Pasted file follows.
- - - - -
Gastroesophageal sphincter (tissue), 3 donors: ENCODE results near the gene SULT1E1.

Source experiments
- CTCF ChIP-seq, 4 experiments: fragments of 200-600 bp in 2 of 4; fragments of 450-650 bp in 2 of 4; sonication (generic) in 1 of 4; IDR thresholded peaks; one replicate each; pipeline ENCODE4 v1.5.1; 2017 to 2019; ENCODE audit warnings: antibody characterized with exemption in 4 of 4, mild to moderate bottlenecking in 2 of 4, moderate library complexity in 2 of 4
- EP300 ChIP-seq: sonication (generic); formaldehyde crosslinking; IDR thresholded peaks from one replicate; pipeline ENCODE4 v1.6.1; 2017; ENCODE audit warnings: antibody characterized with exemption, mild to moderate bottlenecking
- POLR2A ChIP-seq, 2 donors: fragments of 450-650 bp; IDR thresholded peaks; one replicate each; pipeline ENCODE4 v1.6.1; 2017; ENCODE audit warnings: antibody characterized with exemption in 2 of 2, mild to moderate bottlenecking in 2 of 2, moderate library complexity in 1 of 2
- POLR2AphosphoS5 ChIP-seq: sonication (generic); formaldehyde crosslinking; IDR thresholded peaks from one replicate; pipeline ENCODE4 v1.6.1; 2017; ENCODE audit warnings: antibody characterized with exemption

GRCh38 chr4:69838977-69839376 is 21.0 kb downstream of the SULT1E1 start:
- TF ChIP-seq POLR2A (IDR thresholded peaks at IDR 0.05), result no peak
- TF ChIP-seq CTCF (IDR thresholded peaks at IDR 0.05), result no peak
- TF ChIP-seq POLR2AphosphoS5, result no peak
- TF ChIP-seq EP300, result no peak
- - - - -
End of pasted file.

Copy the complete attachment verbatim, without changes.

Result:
Gastroesophageal sphincter (tissue), 3 donors: ENCODE results near the gene SULT1E1.

Source experiments
- CTCF ChIP-seq, 4 experiments: fragments of 200-600 bp in 2 of 4; fragments of 450-650 bp in 2 of 4; sonication (generic) in 1 of 4; IDR thresholded peaks; one replicate each; pipeline ENCODE4 v1.5.1; 2017 to 2019; ENCODE audit warnings: antibody characterized with exemption in 4 of 4, mild to moderate bottlenecking in 2 of 4, moderate library complexity in 2 of 4
- EP300 ChIP-seq: sonication (generic); formaldehyde crosslinking; IDR thresholded peaks from one replicate; pipeline ENCODE4 v1.6.1; 2017; ENCODE audit warnings: antibody characterized with exemption, mild to moderate bottlenecking
- POLR2A ChIP-seq, 2 donors: fragments of 450-650 bp; IDR thresholded peaks; one replicate each; pipeline ENCODE4 v1.6.1; 2017; ENCODE audit warnings: antibody characterized with exemption in 2 of 2, mild to moderate bottlenecking in 2 of 2, moderate library complexity in 1 of 2
- POLR2AphosphoS5 ChIP-seq: sonication (generic); formaldehyde crosslinking; IDR thresholded peaks from one replicate; pipeline ENCODE4 v1.6.1; 2017; ENCODE audit warnings: antibody characterized with exemption

GRCh38 chr4:69838977-69839376 is 21.0 kb downstream of the SULT1E1 start:
- TF ChIP-seq POLR2A (IDR thresholded peaks at IDR 0.05), result no peak
- TF ChIP-seq CTCF (IDR thresholded peaks at IDR 0.05), result no peak
- TF ChIP-seq POLR2AphosphoS5, result no peak
- TF ChIP-seq EP300, result no peak